Marie Claire is becoming the latest publisher to seek an alternative to Apple’s walled garden.
The fashion magazine has optimized MarieClaire.com for the iPad, giving it a Flipboard-like look that’s designed for the tablet. Marie Claire created the site using technology company Onswipe, which expects to roll it out to other devices as well.
Jason Baptiste, CEO of Onswipe, said the platform appeals to publishers’ desire to build a tablet audience without giving up control to the App Store. He said Onswipe is optimizing sites for Forbes, Slate, and Ziff-Davis too.
“[Publishers] have done a great job with apps, but advertisers want scale,” Baptiste said. “And publishers have that scale on the Web. It’s by far the most [common] activity on tablet devices. Why not take advantage of that instead of having to deal with the headaches of the App Store?”
Marie Claire hasn’t pulled out of the App Store, and chief revenue officer Nancy Berger Cardone said the magazine’s app is still “very important.” But these are uneasy times for Apple. When the iPad launched a year ago, publishers rushed to throw up digital editions on the device, hoping consumer and ad revenue would follow.
But the universe of tablet owners, while growing, remains small, and app download numbers are low. Plus, Apple has rankled publishers by taking 30 percent of the revenue from their App Store sales and withholding consumer data that’s seen as critical to getting advertisers on board.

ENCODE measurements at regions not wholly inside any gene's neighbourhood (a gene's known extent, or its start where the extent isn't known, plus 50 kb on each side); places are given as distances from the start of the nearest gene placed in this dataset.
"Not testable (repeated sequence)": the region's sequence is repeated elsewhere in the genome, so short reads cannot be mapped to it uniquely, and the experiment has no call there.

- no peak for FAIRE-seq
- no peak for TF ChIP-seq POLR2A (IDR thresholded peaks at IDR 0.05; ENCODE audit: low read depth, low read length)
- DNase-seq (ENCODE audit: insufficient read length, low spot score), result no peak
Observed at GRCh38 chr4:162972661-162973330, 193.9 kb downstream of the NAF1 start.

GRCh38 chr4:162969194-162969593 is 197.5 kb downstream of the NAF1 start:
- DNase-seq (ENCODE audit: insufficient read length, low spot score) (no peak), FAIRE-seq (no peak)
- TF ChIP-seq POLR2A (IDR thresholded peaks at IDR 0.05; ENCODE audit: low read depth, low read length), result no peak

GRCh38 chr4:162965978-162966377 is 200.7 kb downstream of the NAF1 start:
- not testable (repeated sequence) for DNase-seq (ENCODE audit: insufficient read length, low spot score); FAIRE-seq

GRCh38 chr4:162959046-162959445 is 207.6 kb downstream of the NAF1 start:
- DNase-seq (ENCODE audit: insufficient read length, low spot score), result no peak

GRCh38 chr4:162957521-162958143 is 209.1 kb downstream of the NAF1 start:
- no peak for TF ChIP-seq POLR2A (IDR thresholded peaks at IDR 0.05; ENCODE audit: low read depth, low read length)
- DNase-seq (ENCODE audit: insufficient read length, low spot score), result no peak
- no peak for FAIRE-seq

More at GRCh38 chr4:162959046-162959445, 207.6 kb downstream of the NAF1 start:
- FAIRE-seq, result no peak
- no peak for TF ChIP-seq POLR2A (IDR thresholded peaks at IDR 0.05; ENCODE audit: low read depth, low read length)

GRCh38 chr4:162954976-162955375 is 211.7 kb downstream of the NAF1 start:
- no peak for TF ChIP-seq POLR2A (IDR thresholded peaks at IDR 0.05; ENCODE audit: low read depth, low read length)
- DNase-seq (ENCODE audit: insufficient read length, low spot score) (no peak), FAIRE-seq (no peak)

And, as much as Steve Jobs might have wanted the iPad to be primarily about apps, it turns out consumers had other ideas. A survey by Forrester Research of tablet users in the first quarter of 2011 showed that while 45 percent spend the same amount of time using the browser and apps, 39 percent spend more time using the browser.
”A lot of companies that have done early apps have been surprised that half the traffic or more in many cases is going to the browser,” Outsell analyst Ken Doctor said.
In the boldest sign yet of the industry’s discontent with Apple, The Financial Times recently created a Web-based app that lets it bypass the App Store altogether.
Marie Claire, on the other hand, seems to be hedging its bets with its two-pronged approach. Its parent Hearst Magazines recently reached a deal to sell subscriptions to some of its digital magazines through the App Store. Cardone said the optimized site would expand Marie Claire’s reach, though.
“Most searches happen with people Googling,” she said. “You can’t Google an app for Marie Claire.” Plus, the user data advertisers covet is readily available from the magazine site. (Indeed, Marie Claire lined up American Express as the launch sponsor.) “There’s a lot of rich information.”